Single mom counts her blessings

Published 4:00 pm Friday, July 15, 2022

Families United Training Center’s very first “Story of Hope” focuses on a young woman named Alece Jones. From the chair at her desk, she smiled with the grace of patience and in the comfort of knowing her worth.

It wasn’t always like that for Jones.

In 2019, she had no car, no home, no job and no hope. Now 25, Jones has a car, a home, a new job and bushels full of hope.

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“I needed a mentor and some guidance,” Jones, now 25, said. “When Mrs. Falana gave me that guidance, it was like a light bulb going off and I said, ‘Oh, I understand.’”

Jones joked that her parents had given the same guidance over and over, but she, like many young people, just didn’t listen. “They love me, they care about me and I was raised in the church,” Jones explained. “But I didn’t have any goals set. I knew about ‘write the vision and make it plain,’ but I still didn’t do it.

“I feel so empowered now. Coming from where I was to where I am now – it’s just amazing.”

Jones reached out to the Families United Training Center, of which Falana McDaniel is the founder and executive director. “[Jones] was one of the single moms who enrolled in our Single Mom’s Program in 2019,” McDaniel said. “When she came to us, she was looking for a place to stay, in a serious domestic violence situation, did not have a car and did not have a job. We put a plan [of goals] together for Alece and provided her the guidance and support for success.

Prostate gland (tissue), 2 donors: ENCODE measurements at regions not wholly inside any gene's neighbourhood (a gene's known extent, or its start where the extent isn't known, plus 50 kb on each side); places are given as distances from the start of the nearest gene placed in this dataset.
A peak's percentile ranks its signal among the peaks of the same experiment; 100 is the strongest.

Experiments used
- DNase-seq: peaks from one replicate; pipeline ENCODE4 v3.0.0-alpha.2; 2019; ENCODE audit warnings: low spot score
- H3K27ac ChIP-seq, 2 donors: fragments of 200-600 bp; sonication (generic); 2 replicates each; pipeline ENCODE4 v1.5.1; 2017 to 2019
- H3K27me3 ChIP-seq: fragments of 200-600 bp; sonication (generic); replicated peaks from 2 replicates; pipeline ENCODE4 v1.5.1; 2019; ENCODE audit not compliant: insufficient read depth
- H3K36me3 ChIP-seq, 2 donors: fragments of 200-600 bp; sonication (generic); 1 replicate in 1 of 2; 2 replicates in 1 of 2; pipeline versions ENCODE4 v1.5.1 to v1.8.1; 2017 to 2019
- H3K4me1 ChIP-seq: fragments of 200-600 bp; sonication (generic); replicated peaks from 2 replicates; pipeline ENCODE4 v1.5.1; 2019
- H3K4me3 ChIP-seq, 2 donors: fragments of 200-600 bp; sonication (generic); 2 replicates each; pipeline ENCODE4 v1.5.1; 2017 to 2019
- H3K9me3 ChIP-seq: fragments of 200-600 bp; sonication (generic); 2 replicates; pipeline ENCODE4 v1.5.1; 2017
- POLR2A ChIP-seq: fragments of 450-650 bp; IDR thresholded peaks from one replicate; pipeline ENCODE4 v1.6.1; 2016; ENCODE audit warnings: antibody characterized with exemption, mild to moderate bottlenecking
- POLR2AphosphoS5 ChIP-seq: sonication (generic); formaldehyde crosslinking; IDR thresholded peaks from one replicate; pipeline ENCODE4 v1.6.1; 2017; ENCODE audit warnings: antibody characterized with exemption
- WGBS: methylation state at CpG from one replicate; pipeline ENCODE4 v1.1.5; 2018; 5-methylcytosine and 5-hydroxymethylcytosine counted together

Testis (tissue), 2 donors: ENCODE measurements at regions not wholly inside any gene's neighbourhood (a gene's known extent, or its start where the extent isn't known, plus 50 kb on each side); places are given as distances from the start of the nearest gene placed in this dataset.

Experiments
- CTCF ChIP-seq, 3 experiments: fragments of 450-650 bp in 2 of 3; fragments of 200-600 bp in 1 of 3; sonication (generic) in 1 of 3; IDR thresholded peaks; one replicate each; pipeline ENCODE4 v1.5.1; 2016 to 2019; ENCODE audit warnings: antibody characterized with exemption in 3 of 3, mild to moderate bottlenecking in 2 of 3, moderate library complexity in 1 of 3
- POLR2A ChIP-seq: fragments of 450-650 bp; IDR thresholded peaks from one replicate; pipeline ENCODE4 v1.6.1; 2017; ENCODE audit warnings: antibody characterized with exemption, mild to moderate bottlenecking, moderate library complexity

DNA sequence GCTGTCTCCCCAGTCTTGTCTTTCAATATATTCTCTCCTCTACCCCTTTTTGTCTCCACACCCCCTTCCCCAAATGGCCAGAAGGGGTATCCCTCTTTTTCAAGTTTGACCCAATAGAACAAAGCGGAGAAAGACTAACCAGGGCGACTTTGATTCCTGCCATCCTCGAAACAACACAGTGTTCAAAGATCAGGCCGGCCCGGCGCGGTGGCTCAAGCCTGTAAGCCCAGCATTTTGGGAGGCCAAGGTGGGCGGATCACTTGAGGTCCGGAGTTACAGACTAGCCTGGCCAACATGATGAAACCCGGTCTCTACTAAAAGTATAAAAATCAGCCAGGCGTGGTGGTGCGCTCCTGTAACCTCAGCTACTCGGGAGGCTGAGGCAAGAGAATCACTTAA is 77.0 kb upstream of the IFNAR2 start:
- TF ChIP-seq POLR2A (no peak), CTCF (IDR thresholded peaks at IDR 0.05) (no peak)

“Not only did she move into a house and got a car, but we also got her enrolled in Co-Lin and she just graduated in May. The best news is that we just hired her as the program assistant for the Families United Training Center.”

Each year, Families United Training Center, a 501(c)(3) organization, strives to achieve its mission with the help of dedicated community members and valued sponsors, who all join in the mission to help eliminate barriers to success for disadvantaged youth and families by helping them achieve self-sufficiency.

McDaniel wanted to share Jones’ success story to let the organization’s supporters and sponsors know the result of their support in helping to impact lives. “We offer mentoring, tutoring, and educational advancement opportunities for youth and families at no cost to families,” McDaniel has said of the organization that began in 2014.

Jones’s daughter, Jaiya Allee, is now 6 years old. “I want her to know that she can grow and learn and grow up to be anything she wants to be.” Thus far, Jaiya says she wants to become a teacher, which makes her mother proud.

“From where i was to where I am now …” Jones chokes up when thinking about it. “I just had to get focused. Getting an education is so important – it will take you where you need to go. Thanks to this program, I can see how it helps so many find confidence, learn skills, find tutoring and be a helping hand with extra support for those who need it.”

Jones’s advice for any other young person stuck in a life they don’t want? “Reach out,” she said. “Ask for help. Programs like this will help you [devise a] plan to reach your goals.”